Dodge may be best known for its supercharged V-8s but that could soon change as the brand’s electric future is coming up fast.
Dodge has already confirmed it will launch its first electric vehicle, a battery-powered muscle car, in 2024, but we won’t have to wait until then to see an electric Dodge.
In an interview with Automotive News (subscription required) published on Saturday, Tim Kuniskis, Dodge’s CEO, said the brand’s electrification plans will be formally announced in the fourth quarter of 2021 and that an electric Dodge concept vehicle will be revealed in 2022.
That’s the same year Dodge will launch its first electrified vehicle, a plug-in hybrid likely twinned with Alfa Romeo’s upcoming Tonale compact crossover. The Dodge is tipped to be called a Hornet.
Kuniskis said Dodge intends to be transparent with its electrification plans and is making announcements early to give existing fans time to adjust while also attracting customers who may never have previously considered a Dodge.
“We hope that we draw a different type of consumer, and keep the consumer that we have today,” he said. “That’s very important to us, and that’s why we want to get our concept car out next year and explain to people exactly what we’re going to do.”
2021 Tesla Model S Plaid
Don’t expect Dodge to show up with an EV spitting out over 1,000 hp. In his interview with Automotive News, Kuniskis said the brand has the ability to launch an EV with 1,200 hp but it wouldn’t make the car any quicker than what Dodge already offers, as there would be too much wheelspin. He also hinted that a Dodge EV would need to be somewhat more affordable than something like the 1,020-hp Tesla Model S Plaid which starts at $131,190, including destination. Kuniskis didn’t reveal the price target for a Dodge EV but said the $40,000 to $50,000 bracket is the heart of the market for muscle cars.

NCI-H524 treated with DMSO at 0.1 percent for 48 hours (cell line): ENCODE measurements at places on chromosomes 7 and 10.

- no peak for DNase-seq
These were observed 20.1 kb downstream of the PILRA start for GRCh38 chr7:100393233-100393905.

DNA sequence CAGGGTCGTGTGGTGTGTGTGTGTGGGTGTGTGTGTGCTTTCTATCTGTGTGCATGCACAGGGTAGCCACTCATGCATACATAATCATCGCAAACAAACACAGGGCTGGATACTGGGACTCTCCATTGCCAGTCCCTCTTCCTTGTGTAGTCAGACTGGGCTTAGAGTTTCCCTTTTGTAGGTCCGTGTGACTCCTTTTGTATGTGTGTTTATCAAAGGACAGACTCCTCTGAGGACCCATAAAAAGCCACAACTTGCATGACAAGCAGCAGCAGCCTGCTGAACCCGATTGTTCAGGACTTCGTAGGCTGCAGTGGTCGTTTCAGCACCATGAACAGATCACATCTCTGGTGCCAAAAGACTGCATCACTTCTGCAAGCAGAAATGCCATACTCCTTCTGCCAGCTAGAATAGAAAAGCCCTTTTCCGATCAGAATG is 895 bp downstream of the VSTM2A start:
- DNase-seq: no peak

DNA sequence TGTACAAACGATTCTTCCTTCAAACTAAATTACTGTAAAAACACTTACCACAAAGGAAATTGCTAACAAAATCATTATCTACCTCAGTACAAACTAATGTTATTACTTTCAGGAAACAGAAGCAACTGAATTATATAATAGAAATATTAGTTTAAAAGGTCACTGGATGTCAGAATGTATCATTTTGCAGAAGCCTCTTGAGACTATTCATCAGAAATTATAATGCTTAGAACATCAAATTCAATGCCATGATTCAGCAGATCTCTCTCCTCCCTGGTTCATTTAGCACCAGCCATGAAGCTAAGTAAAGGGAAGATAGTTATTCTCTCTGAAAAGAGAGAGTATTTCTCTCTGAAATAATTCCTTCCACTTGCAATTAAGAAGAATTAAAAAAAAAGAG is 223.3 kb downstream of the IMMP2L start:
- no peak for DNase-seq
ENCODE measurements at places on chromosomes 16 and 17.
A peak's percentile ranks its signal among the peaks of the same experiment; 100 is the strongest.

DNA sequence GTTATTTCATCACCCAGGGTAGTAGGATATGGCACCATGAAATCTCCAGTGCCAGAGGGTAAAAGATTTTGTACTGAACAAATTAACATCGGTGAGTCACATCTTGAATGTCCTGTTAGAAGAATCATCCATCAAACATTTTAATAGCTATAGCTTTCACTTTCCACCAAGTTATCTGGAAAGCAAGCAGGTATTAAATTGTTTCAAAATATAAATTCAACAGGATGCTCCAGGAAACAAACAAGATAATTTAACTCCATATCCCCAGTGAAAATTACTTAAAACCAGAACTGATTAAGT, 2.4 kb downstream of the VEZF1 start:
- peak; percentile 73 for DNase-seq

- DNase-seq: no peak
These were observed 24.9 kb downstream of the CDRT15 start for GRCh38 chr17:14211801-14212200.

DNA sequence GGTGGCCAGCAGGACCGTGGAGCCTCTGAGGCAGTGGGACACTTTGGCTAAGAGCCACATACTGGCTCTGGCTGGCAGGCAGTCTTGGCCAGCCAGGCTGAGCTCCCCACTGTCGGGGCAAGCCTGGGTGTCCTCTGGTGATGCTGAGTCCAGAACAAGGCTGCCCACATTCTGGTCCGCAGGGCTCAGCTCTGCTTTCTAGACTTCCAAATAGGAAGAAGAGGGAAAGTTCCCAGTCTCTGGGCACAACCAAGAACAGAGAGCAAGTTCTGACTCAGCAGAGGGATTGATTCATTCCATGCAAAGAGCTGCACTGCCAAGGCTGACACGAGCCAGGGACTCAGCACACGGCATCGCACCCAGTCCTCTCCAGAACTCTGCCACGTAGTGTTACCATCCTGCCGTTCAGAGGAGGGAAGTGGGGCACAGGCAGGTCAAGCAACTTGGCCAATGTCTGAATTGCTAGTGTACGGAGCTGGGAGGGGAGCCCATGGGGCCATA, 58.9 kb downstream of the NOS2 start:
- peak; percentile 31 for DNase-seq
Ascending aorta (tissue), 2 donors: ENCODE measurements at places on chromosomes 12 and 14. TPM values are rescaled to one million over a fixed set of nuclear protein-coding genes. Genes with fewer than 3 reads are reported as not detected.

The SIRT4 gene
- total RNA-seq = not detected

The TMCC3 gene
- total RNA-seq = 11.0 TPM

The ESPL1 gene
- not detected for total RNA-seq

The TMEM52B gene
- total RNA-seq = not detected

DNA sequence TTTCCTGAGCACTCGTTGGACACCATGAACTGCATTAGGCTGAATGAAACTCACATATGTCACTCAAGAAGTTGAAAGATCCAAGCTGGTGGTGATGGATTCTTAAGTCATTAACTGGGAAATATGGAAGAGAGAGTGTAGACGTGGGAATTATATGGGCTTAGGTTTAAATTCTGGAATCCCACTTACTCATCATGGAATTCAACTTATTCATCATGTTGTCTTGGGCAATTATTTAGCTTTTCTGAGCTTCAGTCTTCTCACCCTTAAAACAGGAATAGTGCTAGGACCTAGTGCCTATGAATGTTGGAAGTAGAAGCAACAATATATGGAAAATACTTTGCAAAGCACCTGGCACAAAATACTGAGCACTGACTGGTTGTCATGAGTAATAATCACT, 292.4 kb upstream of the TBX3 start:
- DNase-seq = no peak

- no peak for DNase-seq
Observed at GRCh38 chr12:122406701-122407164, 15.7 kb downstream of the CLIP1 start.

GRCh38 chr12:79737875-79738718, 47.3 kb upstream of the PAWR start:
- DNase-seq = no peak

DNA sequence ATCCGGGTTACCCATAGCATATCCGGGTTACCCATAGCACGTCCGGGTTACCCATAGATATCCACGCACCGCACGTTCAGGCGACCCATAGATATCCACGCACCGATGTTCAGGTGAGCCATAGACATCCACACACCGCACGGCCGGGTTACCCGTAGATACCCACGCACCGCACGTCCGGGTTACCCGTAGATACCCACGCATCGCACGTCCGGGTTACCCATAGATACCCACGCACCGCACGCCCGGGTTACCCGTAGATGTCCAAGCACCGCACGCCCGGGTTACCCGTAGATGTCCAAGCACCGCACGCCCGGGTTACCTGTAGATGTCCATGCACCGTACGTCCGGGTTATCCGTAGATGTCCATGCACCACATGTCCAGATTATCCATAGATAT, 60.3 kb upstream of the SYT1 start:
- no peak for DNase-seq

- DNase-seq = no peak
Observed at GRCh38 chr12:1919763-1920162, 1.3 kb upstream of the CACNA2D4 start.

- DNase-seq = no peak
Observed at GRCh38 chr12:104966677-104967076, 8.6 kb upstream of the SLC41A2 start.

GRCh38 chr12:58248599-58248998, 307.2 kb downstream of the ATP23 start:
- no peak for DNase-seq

For its future EVs, Dodge will have access to four battery-electric platforms that its Stellantis parent company is currently developing. Announced in July, the platforms will cover Stellantis’ 14 brands and in some guises deliver up to 500 miles of range on a charge.
The platforms include the STLA Small, STLA Medium, STLA Large, and STLA Frame (for body-on-frame vehicles), and have been designed to be flexible when it comes to length and width. They’ve also been designed to fit modular drive units combining an electric motor, transmission and inverter. These drive units can be used for front-, rear- and all-wheel-drive configurations, as well as plug-in hybrids, and up to three of them can be fitted in a vehicle. Dodge is expected to initially use the STLA Large platform.
4 dedicated EV platforms – 2021 Stellantis EV Day
The good news is that Dodge will continue to offer gas-powered cars alongside its new electric offerings, at least for a short while. Kuniskis confirmed this in an interview with Muscle Cars & Trucks published last week.
“The new platform comes in 2024; we didn’t say that the current cars are going to die in 2024,” he said. “There might be a little overlap, but you’re not going to have years and years and years of the classic and the new one at the same time.”
This suggests that we could see the Challenger and Charger we know and love continue to be sold alongside new electrified and fully electric models. Porsche plans to undertake a similar strategy with its Macan, where the current gas-powered version will be sold alongside a new electric Macan due in 2023.